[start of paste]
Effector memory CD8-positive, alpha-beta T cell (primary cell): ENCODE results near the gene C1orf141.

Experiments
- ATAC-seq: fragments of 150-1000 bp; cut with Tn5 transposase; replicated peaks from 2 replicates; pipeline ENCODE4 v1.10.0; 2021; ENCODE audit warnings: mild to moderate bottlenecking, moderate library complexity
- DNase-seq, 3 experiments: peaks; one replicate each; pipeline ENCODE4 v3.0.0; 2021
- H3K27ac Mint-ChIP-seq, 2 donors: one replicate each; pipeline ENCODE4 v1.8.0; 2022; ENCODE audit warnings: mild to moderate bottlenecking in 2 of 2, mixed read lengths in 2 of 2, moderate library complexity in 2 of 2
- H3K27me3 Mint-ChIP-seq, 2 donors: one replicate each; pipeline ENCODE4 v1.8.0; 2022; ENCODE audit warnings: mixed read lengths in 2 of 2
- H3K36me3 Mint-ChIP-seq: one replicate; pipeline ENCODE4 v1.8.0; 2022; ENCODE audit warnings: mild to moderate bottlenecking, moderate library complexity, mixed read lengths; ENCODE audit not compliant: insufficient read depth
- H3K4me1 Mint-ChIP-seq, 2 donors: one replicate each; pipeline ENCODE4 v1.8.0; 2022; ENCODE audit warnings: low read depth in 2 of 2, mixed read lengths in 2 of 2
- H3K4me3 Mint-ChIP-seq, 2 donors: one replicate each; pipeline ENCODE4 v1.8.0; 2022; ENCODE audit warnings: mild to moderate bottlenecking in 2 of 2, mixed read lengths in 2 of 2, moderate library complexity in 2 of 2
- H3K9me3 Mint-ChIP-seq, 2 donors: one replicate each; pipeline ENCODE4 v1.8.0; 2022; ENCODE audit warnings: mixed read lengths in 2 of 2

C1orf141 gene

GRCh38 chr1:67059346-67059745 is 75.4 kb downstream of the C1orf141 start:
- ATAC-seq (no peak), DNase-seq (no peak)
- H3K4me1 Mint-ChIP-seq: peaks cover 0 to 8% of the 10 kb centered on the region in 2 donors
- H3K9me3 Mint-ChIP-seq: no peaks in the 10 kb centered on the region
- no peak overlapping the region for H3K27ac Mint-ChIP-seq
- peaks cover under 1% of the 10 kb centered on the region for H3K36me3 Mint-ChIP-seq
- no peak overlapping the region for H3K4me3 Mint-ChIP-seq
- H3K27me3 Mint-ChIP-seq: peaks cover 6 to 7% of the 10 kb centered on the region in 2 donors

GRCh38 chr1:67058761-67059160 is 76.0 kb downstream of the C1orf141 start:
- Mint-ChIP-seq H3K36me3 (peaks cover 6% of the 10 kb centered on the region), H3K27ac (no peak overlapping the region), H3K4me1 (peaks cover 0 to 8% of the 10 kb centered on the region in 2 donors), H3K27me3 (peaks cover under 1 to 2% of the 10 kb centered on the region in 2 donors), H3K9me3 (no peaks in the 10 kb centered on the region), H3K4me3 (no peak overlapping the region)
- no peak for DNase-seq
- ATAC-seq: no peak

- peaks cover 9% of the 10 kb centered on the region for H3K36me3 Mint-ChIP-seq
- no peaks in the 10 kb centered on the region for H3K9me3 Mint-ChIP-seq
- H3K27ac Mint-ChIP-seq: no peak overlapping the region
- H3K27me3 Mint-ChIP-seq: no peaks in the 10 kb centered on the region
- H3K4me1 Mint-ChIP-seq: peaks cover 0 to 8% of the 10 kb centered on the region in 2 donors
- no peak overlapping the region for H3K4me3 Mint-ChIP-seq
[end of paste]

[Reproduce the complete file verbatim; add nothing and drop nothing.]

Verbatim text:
Effector memory CD8-positive, alpha-beta T cell (primary cell): ENCODE results near the gene C1orf141.

Experiments
- ATAC-seq: fragments of 150-1000 bp; cut with Tn5 transposase; replicated peaks from 2 replicates; pipeline ENCODE4 v1.10.0; 2021; ENCODE audit warnings: mild to moderate bottlenecking, moderate library complexity
- DNase-seq, 3 experiments: peaks; one replicate each; pipeline ENCODE4 v3.0.0; 2021
- H3K27ac Mint-ChIP-seq, 2 donors: one replicate each; pipeline ENCODE4 v1.8.0; 2022; ENCODE audit warnings: mild to moderate bottlenecking in 2 of 2, mixed read lengths in 2 of 2, moderate library complexity in 2 of 2
- H3K27me3 Mint-ChIP-seq, 2 donors: one replicate each; pipeline ENCODE4 v1.8.0; 2022; ENCODE audit warnings: mixed read lengths in 2 of 2
- H3K36me3 Mint-ChIP-seq: one replicate; pipeline ENCODE4 v1.8.0; 2022; ENCODE audit warnings: mild to moderate bottlenecking, moderate library complexity, mixed read lengths; ENCODE audit not compliant: insufficient read depth
- H3K4me1 Mint-ChIP-seq, 2 donors: one replicate each; pipeline ENCODE4 v1.8.0; 2022; ENCODE audit warnings: low read depth in 2 of 2, mixed read lengths in 2 of 2
- H3K4me3 Mint-ChIP-seq, 2 donors: one replicate each; pipeline ENCODE4 v1.8.0; 2022; ENCODE audit warnings: mild to moderate bottlenecking in 2 of 2, mixed read lengths in 2 of 2, moderate library complexity in 2 of 2
- H3K9me3 Mint-ChIP-seq, 2 donors: one replicate each; pipeline ENCODE4 v1.8.0; 2022; ENCODE audit warnings: mixed read lengths in 2 of 2

C1orf141 gene

GRCh38 chr1:67059346-67059745 is 75.4 kb downstream of the C1orf141 start:
- ATAC-seq (no peak), DNase-seq (no peak)
- H3K4me1 Mint-ChIP-seq: peaks cover 0 to 8% of the 10 kb centered on the region in 2 donors
- H3K9me3 Mint-ChIP-seq: no peaks in the 10 kb centered on the region
- no peak overlapping the region for H3K27ac Mint-ChIP-seq
- peaks cover under 1% of the 10 kb centered on the region for H3K36me3 Mint-ChIP-seq
- no peak overlapping the region for H3K4me3 Mint-ChIP-seq
- H3K27me3 Mint-ChIP-seq: peaks cover 6 to 7% of the 10 kb centered on the region in 2 donors

GRCh38 chr1:67058761-67059160 is 76.0 kb downstream of the C1orf141 start:
- Mint-ChIP-seq H3K36me3 (peaks cover 6% of the 10 kb centered on the region), H3K27ac (no peak overlapping the region), H3K4me1 (peaks cover 0 to 8% of the 10 kb centered on the region in 2 donors), H3K27me3 (peaks cover under 1 to 2% of the 10 kb centered on the region in 2 donors), H3K9me3 (no peaks in the 10 kb centered on the region), H3K4me3 (no peak overlapping the region)
- no peak for DNase-seq
- ATAC-seq: no peak

- peaks cover 9% of the 10 kb centered on the region for H3K36me3 Mint-ChIP-seq
- no peaks in the 10 kb centered on the region for H3K9me3 Mint-ChIP-seq
- H3K27ac Mint-ChIP-seq: no peak overlapping the region
- H3K27me3 Mint-ChIP-seq: no peaks in the 10 kb centered on the region
- H3K4me1 Mint-ChIP-seq: peaks cover 0 to 8% of the 10 kb centered on the region in 2 donors
- no peak overlapping the region for H3K4me3 Mint-ChIP-seq